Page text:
Efficacy of a 6-month versus 9-month intermittent treatment regimen in HIV-infected patients with tuberculosis: a randomized clinical trial

Am J Respir Crit Care Med. 2010 Apr 1;181(7):743-51. doi: 10.1164/rccm.200903-0439OC. Epub 2009 Dec 3.


Rationale: The outcome of fully intermittent thrice-weekly antituberculosis treatment of various durations in HIV-associated tuberculosis is unclear.

Objectives: To compare the efficacy of an intermittent 6-month regimen (Reg6M: 2EHRZ(3)/4HR(3) [ethambutol, 1,200 mg; isoniazid, 600 mg; rifampicin, 450 or 600 mg depending on body weight <60 or > or =60 kg; and pyrazinamide, 1,500 mg for 2 mo; followed by 4 mo of isoniazid and rifampicin at the same doses]) versus a 9-month regimen (Reg9M: 2EHRZ(3)/7HR(3)) in HIV/tuberculosis (TB).

Methods: HIV-infected patients with newly diagnosed pulmonary or extrapulmonary TB were randomly assigned to Reg6M (n = 167) or Reg9M (n = 160) and monitored by determination of clinical, immunological, and bacteriological parameters for 36 months. Primary outcomes included favorable responses at the end of treatment and recurrences during follow-up, whereas the secondary outcome was death. Intent-to-treat and on-treatment analyses were performed. All patients were antiretroviral treatment-naive during treatment.

Measurements and main results: Of the patients, 70% had culture-positive pulmonary TB; the median viral load was 155,000 copies/ml and the CD4(+) cell count was 160 cells/mm(3). Favorable response to antituberculosis treatment was similar by intent to treat (Reg6M, 83% and Reg9M, 76%; P = not significant). Bacteriological recurrences occurred significantly more often in Reg6M than in Reg9M (15 vs. 7%; P < 0.05) although overall recurrences were not significantly different (Reg6M, 19% vs. Reg9M, 13%). By 36 months, 36% of patients undergoing Reg6M and 35% undergoing Reg9M had died, with no significant difference between regimens. All 19 patients who failed treatment developed acquired rifamycin resistance (ARR), the main risk factor being baseline isoniazid resistance.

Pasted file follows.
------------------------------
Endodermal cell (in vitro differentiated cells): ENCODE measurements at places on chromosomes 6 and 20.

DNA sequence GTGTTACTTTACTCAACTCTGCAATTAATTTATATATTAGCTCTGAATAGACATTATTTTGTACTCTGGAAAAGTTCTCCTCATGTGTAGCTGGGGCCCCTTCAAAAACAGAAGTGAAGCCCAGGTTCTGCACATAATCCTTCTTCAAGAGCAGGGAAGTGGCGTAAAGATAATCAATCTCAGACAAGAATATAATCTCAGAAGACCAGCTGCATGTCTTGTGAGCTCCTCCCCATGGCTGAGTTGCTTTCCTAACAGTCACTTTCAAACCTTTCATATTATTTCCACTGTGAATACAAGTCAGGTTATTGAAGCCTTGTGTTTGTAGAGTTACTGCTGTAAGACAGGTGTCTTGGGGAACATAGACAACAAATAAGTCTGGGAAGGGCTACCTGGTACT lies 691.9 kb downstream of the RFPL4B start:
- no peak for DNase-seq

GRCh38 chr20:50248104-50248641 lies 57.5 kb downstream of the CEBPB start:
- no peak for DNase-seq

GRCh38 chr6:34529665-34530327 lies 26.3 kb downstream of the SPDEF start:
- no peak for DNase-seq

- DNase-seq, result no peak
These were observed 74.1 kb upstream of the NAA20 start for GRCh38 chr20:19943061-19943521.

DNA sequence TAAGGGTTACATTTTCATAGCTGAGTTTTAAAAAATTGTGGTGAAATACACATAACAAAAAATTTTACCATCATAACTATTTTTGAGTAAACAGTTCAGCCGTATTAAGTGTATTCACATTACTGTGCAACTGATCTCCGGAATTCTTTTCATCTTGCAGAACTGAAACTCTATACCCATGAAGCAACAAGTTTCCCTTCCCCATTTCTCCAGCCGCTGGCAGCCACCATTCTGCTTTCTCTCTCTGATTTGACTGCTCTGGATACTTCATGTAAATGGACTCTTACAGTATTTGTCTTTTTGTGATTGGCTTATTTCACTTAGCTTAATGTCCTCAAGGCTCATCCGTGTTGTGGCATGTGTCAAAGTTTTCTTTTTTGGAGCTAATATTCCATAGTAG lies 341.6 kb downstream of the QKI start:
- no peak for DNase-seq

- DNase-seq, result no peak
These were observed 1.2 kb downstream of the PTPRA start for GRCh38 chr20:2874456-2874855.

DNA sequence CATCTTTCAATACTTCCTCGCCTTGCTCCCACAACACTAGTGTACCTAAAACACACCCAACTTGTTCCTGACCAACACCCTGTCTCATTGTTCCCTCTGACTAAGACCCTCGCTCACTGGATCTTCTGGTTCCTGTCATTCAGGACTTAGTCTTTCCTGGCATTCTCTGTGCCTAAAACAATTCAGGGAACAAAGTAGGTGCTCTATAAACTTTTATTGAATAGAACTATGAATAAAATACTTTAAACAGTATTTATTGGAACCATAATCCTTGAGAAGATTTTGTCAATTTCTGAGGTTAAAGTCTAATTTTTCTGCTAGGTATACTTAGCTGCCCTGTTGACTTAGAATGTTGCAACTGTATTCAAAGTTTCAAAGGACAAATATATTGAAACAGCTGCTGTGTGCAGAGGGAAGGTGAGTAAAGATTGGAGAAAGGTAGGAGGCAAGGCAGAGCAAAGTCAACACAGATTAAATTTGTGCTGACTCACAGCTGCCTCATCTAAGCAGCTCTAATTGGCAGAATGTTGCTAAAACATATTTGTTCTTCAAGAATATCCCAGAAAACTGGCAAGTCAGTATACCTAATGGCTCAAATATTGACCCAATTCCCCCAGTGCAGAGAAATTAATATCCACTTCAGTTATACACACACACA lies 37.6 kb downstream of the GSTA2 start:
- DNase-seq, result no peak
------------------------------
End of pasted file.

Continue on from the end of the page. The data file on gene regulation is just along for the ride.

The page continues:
Conclusions: Among antiretroviral treatment-naive HIV-infected patients with TB, a 9-month regimen resulted in a similar outcome at the end of treatment but a significantly lower bacteriological recurrence rate compared with a 6-month thrice-weekly regimen. ARR was high with these intermittent regimens and neither mortality nor ARR was altered by lengthening TB treatment. Clinical Trials Registry Information: ID# NCT00376012 registered at www.clinicaltrials.gov.

Publication types

  • Multicenter Study
  • Randomized Controlled Trial
  • Research Support, Non-U.S. Gov't

MeSH terms

  • AIDS-Related Opportunistic Infections / drug therapy*
  • AIDS-Related Opportunistic Infections / microbiology*
  • AIDS-Related Opportunistic Infections / virology
  • Adult
  • Antitubercular Agents / administration & dosage*
  • Antitubercular Agents / adverse effects
  • CD4 Lymphocyte Count
  • Drug Administration Schedule
  • Drug Resistance, Multiple, Bacterial
  • Drug Therapy, Combination
  • Ethambutol / administration & dosage
  • Ethambutol / adverse effects
  • Female
  • HIV Infections / drug therapy
  • HIV Infections / microbiology*
  • HIV Infections / virology
  • Humans
  • Isoniazid / administration & dosage
  • Isoniazid / adverse effects
  • Kaplan-Meier Estimate
  • Logistic Models
  • Male
  • Medication Adherence
  • Pyrazinamide / administration & dosage
  • Pyrazinamide / adverse effects
  • Rifampin / administration & dosage
  • Rifampin / adverse effects
  • Tuberculosis / drug therapy*
  • Tuberculosis / microbiology
  • Tuberculosis / virology*
  • Viral Load / drug effects


  • Antitubercular Agents
  • Pyrazinamide
  • Ethambutol
  • Isoniazid
  • Rifampin

Associated data

  • ClinicalTrials.gov/NCT00376012